On Sunday, when Mouhammad Diouf jumped into the Nervion River in Spain’s Basque country city of Bilbao, his situation, skin colour or life weren’t the most important, it was humanity for him.
An unconscious 72-year old man had fallen face down into the murky waters of the river and was drowning before Diouf took the initiative and jumped in the river to save him.
“He was trying to grab on to the rail when he fell into the water,” Diouf told the Guardian. “We were quite far away. I threw down my rucksack and went running.”
After fifteen minutes and he was struggling for his own life too, getting tired in the course of trying to save another man, his two friends also jumped in to help in rescuing the man. It wasn’t Diouf’s first time.
A yet-to-be documented immigrant from Senegal, Diouf rescued a drowning young woman in the same river in September 2020, after she had fallen ill and lost her footing. Caught on video again, Diouf was shown pulling the woman up and trying to rescue her with the aid of a flotation device handed to him by the Police.
His humanity has seen almost 2,000 Spaniards signing petitions calling for the regularisation of Diouf’s immigrant status, with the nation’s far-right dismissive of the rhetoric of keeping immigrants in the country.
“We want Mouhamed Diouf to be granted the papers that will allow him to continue his life in our country legally and comfortably, without fear of being detained and deported,” a petition, launched by the group Wolof, meaning Women Who Love Senegal. Wolof is Senegal’s most Spoken dialect.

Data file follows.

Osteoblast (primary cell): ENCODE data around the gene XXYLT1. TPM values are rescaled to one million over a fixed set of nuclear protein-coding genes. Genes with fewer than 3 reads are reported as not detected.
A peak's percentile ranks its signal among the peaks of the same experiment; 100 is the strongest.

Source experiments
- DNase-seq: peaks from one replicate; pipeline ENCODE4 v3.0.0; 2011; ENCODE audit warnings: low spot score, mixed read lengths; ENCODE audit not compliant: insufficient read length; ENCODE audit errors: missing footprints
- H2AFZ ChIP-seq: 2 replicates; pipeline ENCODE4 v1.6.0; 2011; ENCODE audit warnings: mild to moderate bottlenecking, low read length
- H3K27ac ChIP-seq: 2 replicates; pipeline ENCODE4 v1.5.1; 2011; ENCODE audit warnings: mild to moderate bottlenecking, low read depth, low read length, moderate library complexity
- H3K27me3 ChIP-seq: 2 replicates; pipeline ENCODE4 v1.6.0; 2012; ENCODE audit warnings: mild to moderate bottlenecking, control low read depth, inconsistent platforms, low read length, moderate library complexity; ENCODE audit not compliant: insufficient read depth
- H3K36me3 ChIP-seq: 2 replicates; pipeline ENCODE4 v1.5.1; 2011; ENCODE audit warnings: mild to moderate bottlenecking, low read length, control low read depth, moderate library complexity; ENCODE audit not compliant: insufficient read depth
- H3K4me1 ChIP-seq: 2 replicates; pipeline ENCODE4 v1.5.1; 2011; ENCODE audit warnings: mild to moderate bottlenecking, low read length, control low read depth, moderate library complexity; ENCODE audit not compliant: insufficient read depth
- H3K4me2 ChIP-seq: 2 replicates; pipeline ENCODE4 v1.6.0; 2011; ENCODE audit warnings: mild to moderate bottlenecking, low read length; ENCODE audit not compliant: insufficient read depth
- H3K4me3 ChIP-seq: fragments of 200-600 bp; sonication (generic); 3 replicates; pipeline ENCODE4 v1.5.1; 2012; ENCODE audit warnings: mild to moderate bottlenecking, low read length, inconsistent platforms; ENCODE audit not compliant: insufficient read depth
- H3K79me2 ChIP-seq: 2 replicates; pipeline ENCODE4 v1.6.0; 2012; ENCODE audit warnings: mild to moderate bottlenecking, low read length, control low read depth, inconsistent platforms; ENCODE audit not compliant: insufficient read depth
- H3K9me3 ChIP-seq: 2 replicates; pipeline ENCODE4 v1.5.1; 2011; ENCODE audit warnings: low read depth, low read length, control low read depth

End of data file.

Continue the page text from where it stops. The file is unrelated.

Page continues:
The calls for the regularisation of Diouf’s immigration aren’t the first of such. A Senegalese migrant had received residency and work permit following his saving of a woman on a wheel chair from a burning apartment in Denia, a coastal city in Spain. The government had granted him the opportunities after immense pressure from members of the public.
Diouf arrived Spain in 2017 on a sailboat after almost two years of an unforgettable and harrowing journey, which took him through Mauritania and Morocco. He said he appreciates the gestures from the public but he saved those lives out of his love for humanity.
The 27-year old Senegalese has been doing odd jobs in Spain and is also participating in online courses on welding to give him a good job that will help his attempts at earning Spanish residency.
“If it works out, that’s great,” he said. “But what I did, it came from my heart. Not for any other reason.”